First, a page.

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Broken background checks: How Ohio fails to protect the public

Posted: 6:05 PM, Nov 03, 2016
Updated: 2016-11-04 14:03:59-04

A background check is supposed to make sure a person is safe to work in your child’s school, your home, or care for your grandparents.

However, our exclusive On Your Side Investigation found serious flaws in Ohio’s background check system creating opportunities for dangerous offenders to slip through the cracks.

 

Deadly consequences

  

 “I don't want anybody else to wake up to the nightmare I woke up to,” Theresa Wallington said.

Her husband, Larry, was shot and killed by his co-worker in 2010. 

“Larry was a wonderful man,” she said. 

 

“A wonderful family man who deserved the opportunity to continue his life and due to background checks not being what they should be, he's gone,” Wallington said. 

 

Nathaniel A. Brown shot and killed Wallington, and injured another man, before turning his gun on himself at Ohio State University’s campus after learning he was about to be fired.

Photo courtesy: WBNS

Our On Your Side Investigation found Brown never should have been hired to work as a janitor at the school.

Brown went to prison after he was convicted of receiving stolen property in Stark County in 1979. 

However, the company the university hired to perform his background check failed to turn up his felony conviction. 

 

"People who work hard deserve to be able to go work and come home and feel safe,” said Wallington.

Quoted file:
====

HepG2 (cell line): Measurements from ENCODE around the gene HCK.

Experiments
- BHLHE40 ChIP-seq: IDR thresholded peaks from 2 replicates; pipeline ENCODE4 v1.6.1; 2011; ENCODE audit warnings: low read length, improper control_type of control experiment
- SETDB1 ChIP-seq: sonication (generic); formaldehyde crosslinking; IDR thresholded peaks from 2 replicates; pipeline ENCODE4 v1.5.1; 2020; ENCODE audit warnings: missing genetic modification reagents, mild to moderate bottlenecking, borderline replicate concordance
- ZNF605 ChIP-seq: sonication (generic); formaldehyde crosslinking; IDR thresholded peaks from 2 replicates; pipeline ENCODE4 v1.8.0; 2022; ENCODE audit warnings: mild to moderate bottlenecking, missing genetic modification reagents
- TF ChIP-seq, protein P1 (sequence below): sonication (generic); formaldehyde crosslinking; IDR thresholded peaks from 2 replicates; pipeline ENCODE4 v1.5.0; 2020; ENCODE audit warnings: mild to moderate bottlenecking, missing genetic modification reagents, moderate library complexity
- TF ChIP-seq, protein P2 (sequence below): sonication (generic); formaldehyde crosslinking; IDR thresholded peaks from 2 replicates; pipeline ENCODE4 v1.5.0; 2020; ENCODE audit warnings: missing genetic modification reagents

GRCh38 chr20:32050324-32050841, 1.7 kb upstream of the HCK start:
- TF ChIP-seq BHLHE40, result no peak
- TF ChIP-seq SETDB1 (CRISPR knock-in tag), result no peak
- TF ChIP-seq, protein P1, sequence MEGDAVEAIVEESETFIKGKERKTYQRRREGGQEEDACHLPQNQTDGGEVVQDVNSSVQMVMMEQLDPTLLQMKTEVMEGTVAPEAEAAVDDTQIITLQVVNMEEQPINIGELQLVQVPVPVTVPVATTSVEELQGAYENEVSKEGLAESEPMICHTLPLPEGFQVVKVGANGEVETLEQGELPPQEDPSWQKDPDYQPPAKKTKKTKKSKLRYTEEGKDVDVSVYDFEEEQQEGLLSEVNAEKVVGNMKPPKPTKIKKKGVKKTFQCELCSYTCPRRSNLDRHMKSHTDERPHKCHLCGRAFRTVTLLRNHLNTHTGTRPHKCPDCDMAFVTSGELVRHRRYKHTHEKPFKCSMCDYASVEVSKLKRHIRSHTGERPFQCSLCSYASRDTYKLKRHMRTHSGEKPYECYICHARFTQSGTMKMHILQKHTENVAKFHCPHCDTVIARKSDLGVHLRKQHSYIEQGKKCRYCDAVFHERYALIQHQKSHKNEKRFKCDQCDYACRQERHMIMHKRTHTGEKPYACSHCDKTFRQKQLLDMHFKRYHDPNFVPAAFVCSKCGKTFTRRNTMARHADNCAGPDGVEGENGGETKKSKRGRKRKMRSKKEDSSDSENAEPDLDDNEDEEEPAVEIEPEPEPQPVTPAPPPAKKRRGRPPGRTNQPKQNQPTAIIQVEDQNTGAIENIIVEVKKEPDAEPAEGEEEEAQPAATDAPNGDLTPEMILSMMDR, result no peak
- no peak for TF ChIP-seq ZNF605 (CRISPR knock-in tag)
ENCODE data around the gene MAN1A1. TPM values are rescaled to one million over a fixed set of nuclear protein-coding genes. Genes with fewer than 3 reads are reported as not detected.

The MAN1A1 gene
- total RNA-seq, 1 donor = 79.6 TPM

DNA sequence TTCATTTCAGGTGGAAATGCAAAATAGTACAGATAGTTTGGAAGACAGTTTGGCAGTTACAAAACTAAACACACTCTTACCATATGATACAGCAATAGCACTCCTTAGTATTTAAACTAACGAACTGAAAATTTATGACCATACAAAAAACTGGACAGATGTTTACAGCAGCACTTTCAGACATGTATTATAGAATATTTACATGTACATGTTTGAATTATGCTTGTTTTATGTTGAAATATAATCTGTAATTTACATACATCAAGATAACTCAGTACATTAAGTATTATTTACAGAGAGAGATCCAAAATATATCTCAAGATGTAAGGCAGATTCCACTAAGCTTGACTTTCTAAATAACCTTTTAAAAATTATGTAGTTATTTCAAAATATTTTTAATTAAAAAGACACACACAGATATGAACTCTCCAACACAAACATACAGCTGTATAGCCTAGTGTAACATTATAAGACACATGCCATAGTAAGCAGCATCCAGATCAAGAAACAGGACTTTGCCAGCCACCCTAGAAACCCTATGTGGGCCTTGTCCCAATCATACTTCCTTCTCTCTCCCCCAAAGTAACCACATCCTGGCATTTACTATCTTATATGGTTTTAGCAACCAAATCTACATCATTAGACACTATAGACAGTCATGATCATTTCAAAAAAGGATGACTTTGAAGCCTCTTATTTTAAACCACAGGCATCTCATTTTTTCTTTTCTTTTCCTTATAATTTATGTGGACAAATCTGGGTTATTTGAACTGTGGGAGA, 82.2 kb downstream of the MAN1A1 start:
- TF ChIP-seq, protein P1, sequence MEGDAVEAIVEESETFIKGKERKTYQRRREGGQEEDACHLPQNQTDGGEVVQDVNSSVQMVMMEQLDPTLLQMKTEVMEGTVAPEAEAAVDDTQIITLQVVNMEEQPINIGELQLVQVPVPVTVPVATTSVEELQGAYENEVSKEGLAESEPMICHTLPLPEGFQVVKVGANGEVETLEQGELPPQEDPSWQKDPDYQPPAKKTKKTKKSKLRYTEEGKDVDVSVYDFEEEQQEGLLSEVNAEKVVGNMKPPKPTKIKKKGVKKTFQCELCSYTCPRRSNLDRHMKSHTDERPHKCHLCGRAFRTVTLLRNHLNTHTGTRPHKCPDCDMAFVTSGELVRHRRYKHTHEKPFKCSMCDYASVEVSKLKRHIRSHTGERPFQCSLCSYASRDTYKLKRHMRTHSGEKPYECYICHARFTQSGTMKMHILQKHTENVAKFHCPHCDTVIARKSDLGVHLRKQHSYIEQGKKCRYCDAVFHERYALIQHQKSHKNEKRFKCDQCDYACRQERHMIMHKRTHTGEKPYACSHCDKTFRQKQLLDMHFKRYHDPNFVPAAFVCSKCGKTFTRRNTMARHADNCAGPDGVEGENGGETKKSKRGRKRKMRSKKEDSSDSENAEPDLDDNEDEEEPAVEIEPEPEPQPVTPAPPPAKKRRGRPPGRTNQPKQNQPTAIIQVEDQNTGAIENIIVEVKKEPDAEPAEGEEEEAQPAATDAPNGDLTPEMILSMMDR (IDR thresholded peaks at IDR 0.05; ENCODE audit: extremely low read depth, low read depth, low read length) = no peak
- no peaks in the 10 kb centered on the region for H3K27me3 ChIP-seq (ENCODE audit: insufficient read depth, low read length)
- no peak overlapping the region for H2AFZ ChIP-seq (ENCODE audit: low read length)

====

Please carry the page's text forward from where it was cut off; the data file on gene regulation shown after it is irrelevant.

Trust Destroyed

 

Wallington’s case is not the only troubling example of what can happen when a background check fails to identify a dangerous person. 

Abulay Nian, 33, was convicted of raping the teenage sister of a developmentally disabled boy he cared for as a home health care worker for the now-defunct Atlas Home Health Care Inc. in April 2015.

He, too, never should have been hired. 

Nian was convicted of assaulting another woman in North Carolina in 2010. 

However, according to the Delaware County Prosecutor’s Office, the company’s background check missed his previous conviction.

His victim’s mother declined an interview with On Your Side Investigators, but told us the company’s background check only reviewed his criminal record in Ohio. 

 

Ohio’s Broken System

 

The failures highlight why its critical background checks are reliable. 

 

“You would not hire somebody that's been incarcerated 10 years ago for starting fires to work at a fire department,” Chris Mabe said.